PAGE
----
Cultural policy has scarcely featured in the 2022 campaign – when Whitlam campaigned in 1972, the arts were centre stage.
The social media strategies of many parties and candidates aim to bypass mainstream media to speak directly to voters, but they are often not as sophisticated as is assumed.
The government used to set interest rates but it doesn’t anymore. If UAP really did try to deliver on an election promise to cap interest rates at 3% for five years, what would the consequences be?
The federal election campaign is underway and political advertising has really started to ramp up. But who is each party targeting and what’s their key message?
We can expect political ads to continue to ramp up over the coming weeks. The onus will be on each voter to sift through the spin for the facts and for the policies that matter to them.
Provincial regulations have major implications for the freedom of expression exercised by individuals and organizations in Ontario in the months leading up to the June election.
It is likely in future we will see more, not less, unsolicited text messaging — and not just in politics.
A study of Facebook’s Ad Library over the past three months, shows what federal MPs, state premiers and political parties are spending on the social media platform.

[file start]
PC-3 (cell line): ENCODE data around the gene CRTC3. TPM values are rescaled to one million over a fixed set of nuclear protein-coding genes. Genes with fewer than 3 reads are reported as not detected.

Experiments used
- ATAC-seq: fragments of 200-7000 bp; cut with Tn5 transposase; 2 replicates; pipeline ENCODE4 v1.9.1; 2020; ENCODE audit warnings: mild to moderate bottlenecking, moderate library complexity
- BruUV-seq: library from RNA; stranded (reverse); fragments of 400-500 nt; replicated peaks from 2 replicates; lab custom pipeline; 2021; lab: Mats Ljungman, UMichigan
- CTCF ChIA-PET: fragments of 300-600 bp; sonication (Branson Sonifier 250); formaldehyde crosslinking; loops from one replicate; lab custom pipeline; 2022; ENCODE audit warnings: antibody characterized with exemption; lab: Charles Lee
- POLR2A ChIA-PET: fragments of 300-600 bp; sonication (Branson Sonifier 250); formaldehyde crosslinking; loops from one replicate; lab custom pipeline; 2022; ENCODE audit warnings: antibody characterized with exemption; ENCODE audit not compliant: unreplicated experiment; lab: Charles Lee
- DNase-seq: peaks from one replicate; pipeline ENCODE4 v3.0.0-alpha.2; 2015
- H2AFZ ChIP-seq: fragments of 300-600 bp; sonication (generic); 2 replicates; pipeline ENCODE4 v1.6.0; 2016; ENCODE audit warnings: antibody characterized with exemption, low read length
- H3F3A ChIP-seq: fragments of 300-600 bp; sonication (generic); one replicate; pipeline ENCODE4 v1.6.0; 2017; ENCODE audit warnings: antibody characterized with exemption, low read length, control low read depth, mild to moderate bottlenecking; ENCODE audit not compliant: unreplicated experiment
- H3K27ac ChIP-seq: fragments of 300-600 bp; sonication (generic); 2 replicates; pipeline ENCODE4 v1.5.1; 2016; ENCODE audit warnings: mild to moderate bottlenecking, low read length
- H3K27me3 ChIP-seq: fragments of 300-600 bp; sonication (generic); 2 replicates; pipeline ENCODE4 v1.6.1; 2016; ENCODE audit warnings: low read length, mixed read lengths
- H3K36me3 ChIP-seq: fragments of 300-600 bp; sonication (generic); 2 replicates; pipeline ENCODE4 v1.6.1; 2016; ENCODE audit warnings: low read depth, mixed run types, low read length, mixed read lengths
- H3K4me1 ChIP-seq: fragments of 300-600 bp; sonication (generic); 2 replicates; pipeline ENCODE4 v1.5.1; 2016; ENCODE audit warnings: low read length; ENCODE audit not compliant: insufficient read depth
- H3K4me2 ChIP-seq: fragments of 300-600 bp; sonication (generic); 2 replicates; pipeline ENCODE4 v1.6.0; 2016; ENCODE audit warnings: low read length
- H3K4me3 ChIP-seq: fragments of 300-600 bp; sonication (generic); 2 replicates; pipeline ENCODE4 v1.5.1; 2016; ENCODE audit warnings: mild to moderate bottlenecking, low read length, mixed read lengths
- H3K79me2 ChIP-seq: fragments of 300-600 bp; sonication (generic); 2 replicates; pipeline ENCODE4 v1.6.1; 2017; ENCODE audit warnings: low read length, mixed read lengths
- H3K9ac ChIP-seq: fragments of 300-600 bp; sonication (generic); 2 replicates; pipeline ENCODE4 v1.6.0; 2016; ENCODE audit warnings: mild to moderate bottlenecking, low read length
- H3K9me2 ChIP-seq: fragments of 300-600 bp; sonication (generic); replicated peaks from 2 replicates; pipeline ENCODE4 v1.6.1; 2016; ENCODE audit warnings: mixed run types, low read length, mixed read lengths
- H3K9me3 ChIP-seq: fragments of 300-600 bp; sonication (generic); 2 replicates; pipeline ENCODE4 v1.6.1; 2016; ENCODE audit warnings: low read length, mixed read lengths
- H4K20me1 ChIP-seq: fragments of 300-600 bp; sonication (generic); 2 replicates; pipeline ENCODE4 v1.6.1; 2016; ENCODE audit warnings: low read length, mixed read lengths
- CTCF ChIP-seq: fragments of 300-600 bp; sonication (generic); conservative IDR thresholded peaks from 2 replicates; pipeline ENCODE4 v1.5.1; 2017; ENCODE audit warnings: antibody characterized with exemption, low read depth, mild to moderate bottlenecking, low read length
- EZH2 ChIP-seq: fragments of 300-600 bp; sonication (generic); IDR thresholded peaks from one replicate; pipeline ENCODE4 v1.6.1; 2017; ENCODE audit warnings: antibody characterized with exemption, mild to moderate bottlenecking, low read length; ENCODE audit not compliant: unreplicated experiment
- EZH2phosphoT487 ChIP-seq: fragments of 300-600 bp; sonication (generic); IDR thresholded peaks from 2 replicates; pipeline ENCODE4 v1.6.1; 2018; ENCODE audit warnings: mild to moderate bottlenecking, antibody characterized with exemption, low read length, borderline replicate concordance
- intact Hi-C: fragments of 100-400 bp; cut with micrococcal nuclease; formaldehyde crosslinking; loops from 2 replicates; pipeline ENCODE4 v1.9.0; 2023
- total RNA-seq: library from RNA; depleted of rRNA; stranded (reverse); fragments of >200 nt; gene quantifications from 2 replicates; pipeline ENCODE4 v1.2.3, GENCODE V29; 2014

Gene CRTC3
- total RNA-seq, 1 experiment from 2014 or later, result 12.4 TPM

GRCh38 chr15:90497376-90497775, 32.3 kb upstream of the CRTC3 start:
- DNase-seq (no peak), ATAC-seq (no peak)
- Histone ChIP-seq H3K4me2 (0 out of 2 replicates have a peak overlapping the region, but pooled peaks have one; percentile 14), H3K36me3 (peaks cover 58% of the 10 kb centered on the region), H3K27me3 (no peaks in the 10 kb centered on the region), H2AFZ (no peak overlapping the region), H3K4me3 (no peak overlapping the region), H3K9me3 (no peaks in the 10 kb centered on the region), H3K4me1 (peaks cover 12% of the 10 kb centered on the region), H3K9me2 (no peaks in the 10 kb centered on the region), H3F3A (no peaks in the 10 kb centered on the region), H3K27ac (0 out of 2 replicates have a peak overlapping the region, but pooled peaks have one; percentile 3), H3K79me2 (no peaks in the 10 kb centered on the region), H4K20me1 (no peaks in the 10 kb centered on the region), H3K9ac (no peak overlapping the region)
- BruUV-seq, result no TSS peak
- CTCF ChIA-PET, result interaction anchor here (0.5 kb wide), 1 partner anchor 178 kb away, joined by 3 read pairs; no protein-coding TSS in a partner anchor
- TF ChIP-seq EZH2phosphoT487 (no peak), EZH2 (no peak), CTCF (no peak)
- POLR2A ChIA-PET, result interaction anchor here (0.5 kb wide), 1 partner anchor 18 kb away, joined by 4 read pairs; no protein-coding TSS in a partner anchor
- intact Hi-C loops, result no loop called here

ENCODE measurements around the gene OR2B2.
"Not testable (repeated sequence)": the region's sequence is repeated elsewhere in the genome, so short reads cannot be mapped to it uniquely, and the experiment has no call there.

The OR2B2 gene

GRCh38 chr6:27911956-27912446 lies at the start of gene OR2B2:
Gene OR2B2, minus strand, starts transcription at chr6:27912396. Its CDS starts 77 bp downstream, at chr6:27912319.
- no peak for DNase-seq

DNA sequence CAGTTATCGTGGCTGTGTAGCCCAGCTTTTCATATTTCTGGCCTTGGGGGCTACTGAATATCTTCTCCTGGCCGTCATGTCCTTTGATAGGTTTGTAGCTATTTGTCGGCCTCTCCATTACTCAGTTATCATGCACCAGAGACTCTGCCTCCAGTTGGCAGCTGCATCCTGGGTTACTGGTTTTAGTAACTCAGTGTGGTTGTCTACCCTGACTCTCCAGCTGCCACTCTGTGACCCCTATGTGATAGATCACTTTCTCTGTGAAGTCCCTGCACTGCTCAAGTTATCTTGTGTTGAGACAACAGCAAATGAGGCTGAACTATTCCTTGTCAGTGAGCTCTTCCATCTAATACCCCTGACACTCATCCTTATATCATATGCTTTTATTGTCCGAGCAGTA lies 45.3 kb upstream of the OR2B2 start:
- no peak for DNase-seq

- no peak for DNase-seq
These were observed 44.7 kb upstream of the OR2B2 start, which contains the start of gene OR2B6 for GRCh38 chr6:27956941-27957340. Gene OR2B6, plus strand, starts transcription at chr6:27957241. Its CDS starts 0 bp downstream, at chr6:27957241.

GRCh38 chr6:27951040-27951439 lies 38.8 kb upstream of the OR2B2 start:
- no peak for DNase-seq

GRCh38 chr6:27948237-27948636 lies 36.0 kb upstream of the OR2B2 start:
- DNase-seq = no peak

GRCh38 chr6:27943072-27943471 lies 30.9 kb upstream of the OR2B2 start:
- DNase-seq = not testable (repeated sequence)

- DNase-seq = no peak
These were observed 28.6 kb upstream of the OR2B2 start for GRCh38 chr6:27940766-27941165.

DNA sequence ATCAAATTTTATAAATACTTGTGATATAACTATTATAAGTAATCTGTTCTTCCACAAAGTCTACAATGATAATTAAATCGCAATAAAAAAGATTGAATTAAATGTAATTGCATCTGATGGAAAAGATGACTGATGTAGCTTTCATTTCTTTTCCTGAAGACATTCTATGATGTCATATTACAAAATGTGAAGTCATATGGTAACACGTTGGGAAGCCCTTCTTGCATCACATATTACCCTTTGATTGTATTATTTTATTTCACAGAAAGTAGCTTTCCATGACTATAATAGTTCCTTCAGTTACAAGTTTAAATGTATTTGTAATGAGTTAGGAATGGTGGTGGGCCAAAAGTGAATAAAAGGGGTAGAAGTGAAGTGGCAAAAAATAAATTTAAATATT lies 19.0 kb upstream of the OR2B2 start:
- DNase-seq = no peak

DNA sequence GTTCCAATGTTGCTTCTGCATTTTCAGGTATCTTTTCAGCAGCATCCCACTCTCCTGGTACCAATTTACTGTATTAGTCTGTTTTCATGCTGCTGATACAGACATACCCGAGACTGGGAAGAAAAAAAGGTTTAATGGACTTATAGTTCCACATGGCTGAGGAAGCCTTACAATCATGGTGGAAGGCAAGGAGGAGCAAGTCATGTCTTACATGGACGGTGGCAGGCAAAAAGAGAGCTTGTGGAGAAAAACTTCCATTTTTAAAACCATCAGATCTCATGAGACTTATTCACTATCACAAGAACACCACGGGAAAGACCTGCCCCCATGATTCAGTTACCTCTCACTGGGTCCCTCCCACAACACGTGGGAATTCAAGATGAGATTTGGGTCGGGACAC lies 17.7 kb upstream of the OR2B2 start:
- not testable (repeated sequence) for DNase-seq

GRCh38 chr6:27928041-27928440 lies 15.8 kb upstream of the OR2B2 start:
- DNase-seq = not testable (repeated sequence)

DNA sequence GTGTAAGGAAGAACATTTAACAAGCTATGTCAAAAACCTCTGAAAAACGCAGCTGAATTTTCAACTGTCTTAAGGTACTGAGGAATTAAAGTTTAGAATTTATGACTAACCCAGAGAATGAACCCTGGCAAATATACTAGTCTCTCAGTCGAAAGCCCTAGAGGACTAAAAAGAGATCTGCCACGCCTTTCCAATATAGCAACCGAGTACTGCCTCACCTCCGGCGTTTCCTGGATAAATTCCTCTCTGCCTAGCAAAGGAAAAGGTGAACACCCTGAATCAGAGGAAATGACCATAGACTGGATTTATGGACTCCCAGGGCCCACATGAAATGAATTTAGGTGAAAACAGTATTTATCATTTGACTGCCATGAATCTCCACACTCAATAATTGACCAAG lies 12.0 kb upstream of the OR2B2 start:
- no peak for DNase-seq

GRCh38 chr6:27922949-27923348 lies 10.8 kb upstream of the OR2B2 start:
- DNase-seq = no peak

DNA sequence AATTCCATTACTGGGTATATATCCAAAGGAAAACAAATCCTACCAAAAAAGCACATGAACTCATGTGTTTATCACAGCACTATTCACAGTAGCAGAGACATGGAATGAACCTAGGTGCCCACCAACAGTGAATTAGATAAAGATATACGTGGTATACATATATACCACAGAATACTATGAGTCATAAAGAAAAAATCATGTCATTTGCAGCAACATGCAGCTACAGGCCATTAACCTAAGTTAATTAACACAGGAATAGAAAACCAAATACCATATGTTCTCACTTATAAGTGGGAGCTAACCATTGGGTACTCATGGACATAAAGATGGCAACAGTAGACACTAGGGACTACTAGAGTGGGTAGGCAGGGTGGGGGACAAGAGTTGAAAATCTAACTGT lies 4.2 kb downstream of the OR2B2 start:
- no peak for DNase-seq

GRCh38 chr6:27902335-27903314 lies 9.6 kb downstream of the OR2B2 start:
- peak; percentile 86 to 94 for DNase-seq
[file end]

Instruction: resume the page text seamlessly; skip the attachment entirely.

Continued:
Candidates from both the right and the left use the escalator as a metaphor for the economic perils – and perks – of upward social mobility.
So far, Trump and Biden are spending money on Facebook and Instagram at roughly the same rate as Trump and Hillary Clinton did during 2016.
Organic appeal and reach still trump advertising spending when it comes to digital engagement by parties and individual politicians.
Negative political advertising can actually spark more curiosity about a policy issue.
For many years, political operatives have been perfecting their use of the internet’s vast array of social media platforms, websites and digital tools.
The cynicism of political lies and the fear of losing control by opening up the corridors of power can’t last.
It’s a slippery slope from satire to dangerous deepfakes.
Political parties don’t use Twitter anywhere near as much as Facebook. But at least someone is talking about this problem.
Until the two giants change, Twitter’s political ad ban will have little effect on elections around the globe.
Australia needs to rein in the ever-increasing role of private money in federal elections with caps on political advertising and donations.
The major parties are focusing on social media like never before to get their messaging out – and finding more creative ways to do it.
Andrew Hughes on political advertising - and Clive Palmer
ANU marketing lecturer Andrew Hughes says this is the first election where the advertising spend and activity has been more focussed on digital.